No shortage of dark crime for a summer evening

No shortage of dark crime for a summer evening Jasmine Sendar in Floodland.

Confession: I’ve developed a taste for dark thrillers – with plenty on Netflix, while Channel 4 has their Walter Presents series, where they show the first episode of a series on live television and then the full series online via All 4.


Stockholm Requiem (All Four) is one that is pretty dark, starting as it does with a two-parter, Unwanted, about the kidnapping and murder of children – rather grim and unsavoury. Religion figures in that a religious anti-abortionist, wouldn’t you know, is a suspect. Sinister pro-lifers make for handy scapegoats. Yet in another way it has a pro-life message. Women regret abortions, it’s seen as an ongoing deep down pain. The explicit message is ‘love them all’, and one woman seems sad that she didn’t, as she effectively admits to having an abortion, and now is having difficulty having any more children. There are hints too of sheltered religious families not showing compassion. In another two-part story, Bloodline, a priest and his wife are killed in an apparent murder-suicide, but of course in cop shows, things are not always what they seem. At least the priest (Lutheran I think) is involved in charity work as are his daughters, though there are suspicions of dodgy dealings in the charity, and credibly the sense that the couple were so involved in their charity work that they didn’t give their own children the attention they needed. Another minister, a woman, is upset and speaks of “her wife”, ticking the diversity box and going nowhere with it. As the series went on there were many moral dilemmas, but there was also an understanding of the fragility of human nature that was endearing. A regular chat in a taxi between the two main characters served as a motif for reflection and continuity through the series.


Floodland (All Four) is another dark thriller series, this time based in Belgium and the Netherlands as police tackle human trafficking and their personal demons both sides of the border. The lead character is Tara Dessel (Jasmine Sendar), an insomniac detective with issues who has the knack of annoying just about everyone else in her dogged pursuit of the trafficking network and the murders that follow in its wake. She partners with a police psychologist Bert Dewulf (Koen de Bouw) who has his own troubles at home and in his private practice. So many police characters have damaged home lives, caused it seems by the all engrossing demands of their professions. Maybe there should be a celibacy rule for detectives? At one stage a young migrant is discovered to be pregnant and we get a touching scene where she is delighted to see her baby on an ultrasound. Tara immediately says she should have an abortion, but the girl wants to keep the baby and the psychologist seems to support her in that choice. As in so many television dramas I’ve seen the message is that there ought to be the choice, but keeping the baby is the better choice – not exactly the pro-life position, but perhaps heading in the right direction.  Nevertheless it’s hard to recommend the show. There are some skewed values, and while acceptably gritty it’s occasionally grotty as well, with some unsavoury scenes.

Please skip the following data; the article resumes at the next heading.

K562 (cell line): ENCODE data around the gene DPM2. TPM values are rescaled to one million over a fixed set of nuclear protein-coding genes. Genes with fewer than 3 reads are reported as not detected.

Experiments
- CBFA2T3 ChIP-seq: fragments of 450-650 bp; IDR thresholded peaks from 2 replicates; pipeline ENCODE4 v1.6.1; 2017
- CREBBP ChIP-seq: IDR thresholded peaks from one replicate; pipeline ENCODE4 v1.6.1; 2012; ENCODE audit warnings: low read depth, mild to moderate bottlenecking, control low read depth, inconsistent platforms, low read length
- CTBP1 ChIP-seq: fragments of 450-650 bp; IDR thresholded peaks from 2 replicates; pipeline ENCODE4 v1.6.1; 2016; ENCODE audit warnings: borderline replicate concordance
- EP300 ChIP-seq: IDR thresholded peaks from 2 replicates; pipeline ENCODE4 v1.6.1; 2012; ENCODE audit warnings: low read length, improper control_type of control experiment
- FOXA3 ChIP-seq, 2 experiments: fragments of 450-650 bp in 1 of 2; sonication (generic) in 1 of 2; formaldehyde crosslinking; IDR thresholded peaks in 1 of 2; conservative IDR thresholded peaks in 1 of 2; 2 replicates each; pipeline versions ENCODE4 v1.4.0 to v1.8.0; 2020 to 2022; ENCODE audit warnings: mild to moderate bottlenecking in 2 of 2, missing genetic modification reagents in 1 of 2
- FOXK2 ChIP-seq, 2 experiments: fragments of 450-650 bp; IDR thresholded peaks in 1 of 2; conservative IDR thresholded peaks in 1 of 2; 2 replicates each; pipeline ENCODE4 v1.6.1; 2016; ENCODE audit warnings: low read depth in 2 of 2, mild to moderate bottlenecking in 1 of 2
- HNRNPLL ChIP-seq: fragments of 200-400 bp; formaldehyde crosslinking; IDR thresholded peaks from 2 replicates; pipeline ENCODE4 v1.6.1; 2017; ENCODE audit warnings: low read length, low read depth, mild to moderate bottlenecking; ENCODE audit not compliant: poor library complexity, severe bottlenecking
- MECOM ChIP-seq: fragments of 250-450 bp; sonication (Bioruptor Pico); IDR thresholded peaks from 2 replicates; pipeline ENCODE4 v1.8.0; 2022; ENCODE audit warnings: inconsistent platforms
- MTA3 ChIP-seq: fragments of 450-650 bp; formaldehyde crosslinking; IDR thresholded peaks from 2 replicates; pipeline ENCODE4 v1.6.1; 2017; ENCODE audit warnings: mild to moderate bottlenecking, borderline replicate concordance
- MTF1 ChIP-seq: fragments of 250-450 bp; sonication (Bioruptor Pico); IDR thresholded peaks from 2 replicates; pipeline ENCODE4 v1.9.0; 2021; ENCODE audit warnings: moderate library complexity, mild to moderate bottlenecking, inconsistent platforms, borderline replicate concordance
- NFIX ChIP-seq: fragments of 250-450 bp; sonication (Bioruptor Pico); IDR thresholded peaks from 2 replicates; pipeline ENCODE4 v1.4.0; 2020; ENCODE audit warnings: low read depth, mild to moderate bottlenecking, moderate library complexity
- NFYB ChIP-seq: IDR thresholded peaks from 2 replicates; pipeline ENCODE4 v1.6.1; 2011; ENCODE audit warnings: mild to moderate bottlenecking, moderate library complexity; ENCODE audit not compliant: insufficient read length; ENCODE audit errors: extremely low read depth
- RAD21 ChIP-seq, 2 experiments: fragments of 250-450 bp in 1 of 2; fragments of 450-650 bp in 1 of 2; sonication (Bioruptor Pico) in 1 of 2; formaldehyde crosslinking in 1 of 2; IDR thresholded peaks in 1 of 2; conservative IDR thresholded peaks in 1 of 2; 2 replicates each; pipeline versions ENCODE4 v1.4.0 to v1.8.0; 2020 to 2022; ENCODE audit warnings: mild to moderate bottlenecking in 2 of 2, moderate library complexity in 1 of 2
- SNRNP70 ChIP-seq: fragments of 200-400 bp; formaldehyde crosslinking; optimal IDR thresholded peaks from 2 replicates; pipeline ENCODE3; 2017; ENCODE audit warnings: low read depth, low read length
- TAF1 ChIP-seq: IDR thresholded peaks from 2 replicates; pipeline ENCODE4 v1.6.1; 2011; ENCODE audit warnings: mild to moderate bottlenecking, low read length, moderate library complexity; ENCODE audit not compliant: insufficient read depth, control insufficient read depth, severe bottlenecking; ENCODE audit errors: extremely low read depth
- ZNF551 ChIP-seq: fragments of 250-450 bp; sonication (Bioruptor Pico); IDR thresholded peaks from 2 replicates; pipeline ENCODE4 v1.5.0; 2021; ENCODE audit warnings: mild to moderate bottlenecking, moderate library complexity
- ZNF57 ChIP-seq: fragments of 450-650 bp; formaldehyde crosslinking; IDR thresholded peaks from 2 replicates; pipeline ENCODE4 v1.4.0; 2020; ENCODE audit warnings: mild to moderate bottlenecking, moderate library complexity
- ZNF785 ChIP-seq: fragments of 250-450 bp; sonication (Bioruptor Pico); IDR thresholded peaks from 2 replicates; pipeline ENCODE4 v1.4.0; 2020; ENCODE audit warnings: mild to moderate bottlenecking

I’ve been catching up on Hinterland (Netflix) an older drama that I missed on live television. Again child abuse figures, but not so much of the clerical kind, though one clergyman does have regrets about not speaking out about his suspicions relating to a care home, while another minister is anything but religious in his home life. It’s a strange show, sometimes classified as ‘Welsh noir’, but it has a certain hypnotic effect, especially if you binge watch. Dialogue is sparse – often characters just give each other knowing looks instead of speaking, as if they’re telepathic. There’s an inordinate amount of driving around the Welsh countryside, and as is often the case, once the new detective arrives in town the body count goes up – only once is he even suspected of contributing. It’s relatively free of ‘adult content’ or bad language, but the crimes are violent and there are way too many instances of suicide, perhaps to the point of irresponsibility. At one stage it seemed that many of the criminals cornered by the detective (DCI Matthias, played by a glum Richard Armstrong) ended up killing themselves or trying to at the end – disconcerting to say the least.

Pick of the week
New! Pilgrim – The Soldier
EWTN Sunday August 22, 7 am, also Monday August 23, 9.30 pm

Drama: A pious pilgrim helps a soldier suffering from PTSD repent for a crime he committed, and discovers the grace of God is greater than any sin.

Songs of Praise
BBC One Sunday August 22, 1.1 5pm

Claire McCollum explores stories of fossils, faith and science along the Jurassic Coast of Devon and Dorset and the first Songs of Praise congregation in more than 18 months sings favourite hymns.

Film: Silence
BBC 4 Thursday Aug 26, 10.05 pm

Martin Scorsese explores faith under pressure among missionaries in 17th Century Japan. Challenging, violent and not at all uplifting.